Here’s to another week. Maybe it’s time to re-watch Pacific Rim.

Maybe it’s always time to watch Pacific Rim.

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Intensive Purposes

This post is not about The Last of Us Part Two, which I have been enjoying immensely. It’s also not about She-Ra and The Princesses Of Power, which I have been joyfully devouring. Nope, this one is about a turn of phrase.

Particularly “for all intents and purposes.”

Apparently, the phrase is one of those that people regularly get confused for “all intensive purposes.” I didn’t know this was a malapropism, perhaps because I’d never heard the phrase “intensive purposes,” but more likely because, an avid reader, I undoubtedly came across “for all intents and purposes” in writing before hearing it said, and so it became one of those things that just clicked (“ah, yes, that’s that thing I’ve heard”).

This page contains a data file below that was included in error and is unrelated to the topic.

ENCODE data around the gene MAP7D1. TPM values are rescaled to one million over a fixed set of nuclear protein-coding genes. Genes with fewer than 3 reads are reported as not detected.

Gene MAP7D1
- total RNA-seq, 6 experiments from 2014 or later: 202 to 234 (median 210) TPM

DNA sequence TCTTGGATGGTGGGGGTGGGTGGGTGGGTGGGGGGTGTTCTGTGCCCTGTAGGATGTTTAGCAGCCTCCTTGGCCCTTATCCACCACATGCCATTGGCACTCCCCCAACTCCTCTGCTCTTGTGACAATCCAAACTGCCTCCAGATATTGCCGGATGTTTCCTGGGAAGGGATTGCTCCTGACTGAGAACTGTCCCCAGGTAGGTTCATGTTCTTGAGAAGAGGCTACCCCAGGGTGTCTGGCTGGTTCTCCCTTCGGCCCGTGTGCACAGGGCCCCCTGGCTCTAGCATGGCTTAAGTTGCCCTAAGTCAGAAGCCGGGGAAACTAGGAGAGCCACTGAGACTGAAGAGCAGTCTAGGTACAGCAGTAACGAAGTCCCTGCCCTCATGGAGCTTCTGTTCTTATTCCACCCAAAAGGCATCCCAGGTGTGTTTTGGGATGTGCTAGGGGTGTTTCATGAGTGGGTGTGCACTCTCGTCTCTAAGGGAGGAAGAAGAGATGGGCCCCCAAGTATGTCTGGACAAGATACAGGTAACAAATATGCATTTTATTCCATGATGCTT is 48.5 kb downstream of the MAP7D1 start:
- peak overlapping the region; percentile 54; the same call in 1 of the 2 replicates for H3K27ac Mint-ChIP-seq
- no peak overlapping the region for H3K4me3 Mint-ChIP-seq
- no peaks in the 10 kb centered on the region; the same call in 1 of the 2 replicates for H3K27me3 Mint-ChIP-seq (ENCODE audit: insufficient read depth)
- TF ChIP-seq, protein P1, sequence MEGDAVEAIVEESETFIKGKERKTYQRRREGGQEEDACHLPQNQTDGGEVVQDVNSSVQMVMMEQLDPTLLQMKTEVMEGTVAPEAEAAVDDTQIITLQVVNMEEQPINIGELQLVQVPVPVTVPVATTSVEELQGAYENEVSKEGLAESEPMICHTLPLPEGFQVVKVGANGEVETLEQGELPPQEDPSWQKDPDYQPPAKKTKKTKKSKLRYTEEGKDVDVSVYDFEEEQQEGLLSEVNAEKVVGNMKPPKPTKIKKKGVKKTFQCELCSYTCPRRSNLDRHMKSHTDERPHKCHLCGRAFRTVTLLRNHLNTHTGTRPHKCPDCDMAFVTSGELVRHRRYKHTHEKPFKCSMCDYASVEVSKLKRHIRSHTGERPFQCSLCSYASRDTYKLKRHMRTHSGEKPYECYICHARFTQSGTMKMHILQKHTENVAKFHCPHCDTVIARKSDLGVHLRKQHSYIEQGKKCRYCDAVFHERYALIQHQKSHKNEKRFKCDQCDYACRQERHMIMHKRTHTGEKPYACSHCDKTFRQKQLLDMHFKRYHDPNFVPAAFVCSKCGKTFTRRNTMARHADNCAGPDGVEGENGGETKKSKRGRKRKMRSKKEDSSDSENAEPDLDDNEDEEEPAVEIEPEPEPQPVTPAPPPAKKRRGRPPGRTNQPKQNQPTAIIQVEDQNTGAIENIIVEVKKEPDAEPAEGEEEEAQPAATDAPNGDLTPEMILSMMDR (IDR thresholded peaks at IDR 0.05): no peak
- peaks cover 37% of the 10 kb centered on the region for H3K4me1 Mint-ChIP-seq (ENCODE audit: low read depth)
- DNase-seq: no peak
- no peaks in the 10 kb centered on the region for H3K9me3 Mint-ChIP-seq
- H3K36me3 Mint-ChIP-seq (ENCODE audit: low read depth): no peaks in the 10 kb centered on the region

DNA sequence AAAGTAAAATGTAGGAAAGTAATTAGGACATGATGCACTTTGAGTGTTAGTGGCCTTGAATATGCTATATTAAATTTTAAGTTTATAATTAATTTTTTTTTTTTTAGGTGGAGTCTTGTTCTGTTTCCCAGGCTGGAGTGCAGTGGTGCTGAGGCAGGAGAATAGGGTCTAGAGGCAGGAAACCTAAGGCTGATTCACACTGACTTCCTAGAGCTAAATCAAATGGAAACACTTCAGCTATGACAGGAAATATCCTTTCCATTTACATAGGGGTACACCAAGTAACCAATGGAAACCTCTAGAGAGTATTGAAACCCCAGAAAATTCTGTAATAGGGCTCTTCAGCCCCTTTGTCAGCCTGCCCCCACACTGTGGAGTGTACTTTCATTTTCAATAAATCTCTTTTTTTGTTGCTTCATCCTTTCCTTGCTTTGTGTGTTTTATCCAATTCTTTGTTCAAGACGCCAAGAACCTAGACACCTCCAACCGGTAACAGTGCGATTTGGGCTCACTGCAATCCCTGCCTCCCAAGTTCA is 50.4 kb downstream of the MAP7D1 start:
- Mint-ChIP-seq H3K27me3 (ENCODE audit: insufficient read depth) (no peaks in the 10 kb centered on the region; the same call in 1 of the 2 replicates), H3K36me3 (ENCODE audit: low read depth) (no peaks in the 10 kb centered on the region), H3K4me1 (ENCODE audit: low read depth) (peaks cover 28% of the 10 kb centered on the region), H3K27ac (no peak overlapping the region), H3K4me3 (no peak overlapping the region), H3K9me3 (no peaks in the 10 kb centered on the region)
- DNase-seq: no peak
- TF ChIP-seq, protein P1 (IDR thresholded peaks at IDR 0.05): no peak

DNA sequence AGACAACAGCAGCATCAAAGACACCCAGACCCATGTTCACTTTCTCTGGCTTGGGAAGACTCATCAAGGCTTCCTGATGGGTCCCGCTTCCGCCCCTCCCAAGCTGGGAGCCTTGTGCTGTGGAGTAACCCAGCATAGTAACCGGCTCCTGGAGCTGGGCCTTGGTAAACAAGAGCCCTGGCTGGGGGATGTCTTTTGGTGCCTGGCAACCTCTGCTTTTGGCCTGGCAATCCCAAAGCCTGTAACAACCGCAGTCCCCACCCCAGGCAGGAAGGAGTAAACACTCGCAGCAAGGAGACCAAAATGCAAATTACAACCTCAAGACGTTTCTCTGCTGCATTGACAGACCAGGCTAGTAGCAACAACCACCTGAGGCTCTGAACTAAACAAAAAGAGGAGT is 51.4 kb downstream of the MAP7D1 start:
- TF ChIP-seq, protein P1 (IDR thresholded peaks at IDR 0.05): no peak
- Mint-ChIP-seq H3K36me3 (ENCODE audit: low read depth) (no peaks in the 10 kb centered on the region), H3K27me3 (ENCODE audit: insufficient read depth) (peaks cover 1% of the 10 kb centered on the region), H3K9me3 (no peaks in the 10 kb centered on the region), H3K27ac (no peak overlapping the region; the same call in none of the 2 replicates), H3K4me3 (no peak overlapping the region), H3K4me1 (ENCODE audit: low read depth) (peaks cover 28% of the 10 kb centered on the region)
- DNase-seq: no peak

But when I, a few years ago, learnt about the malapropism, I’ve found myself checking every time I write the phrase, making sure that I didn’t slip and write “intensive.” Even though I never have, and tend to doubt I will unless I find a purpose that’s truly intense. Nonetheless, it’s something I do just in case.

Is this mixup something I’ve personally had to deal with? No, not at all. But is it something I should be aware of? Oh yes, certainly. It’s a thing that exists, and given that I’m aware of it, it’s something I have to watch out for.

Sometimes it’s easy to get really caught up in our own experiences and our own views of the world. Just because I’d never heard of “intensive purposes” prior to finding out about the malapropism doesn’t mean it doesn’t exist. A lot of things are that way.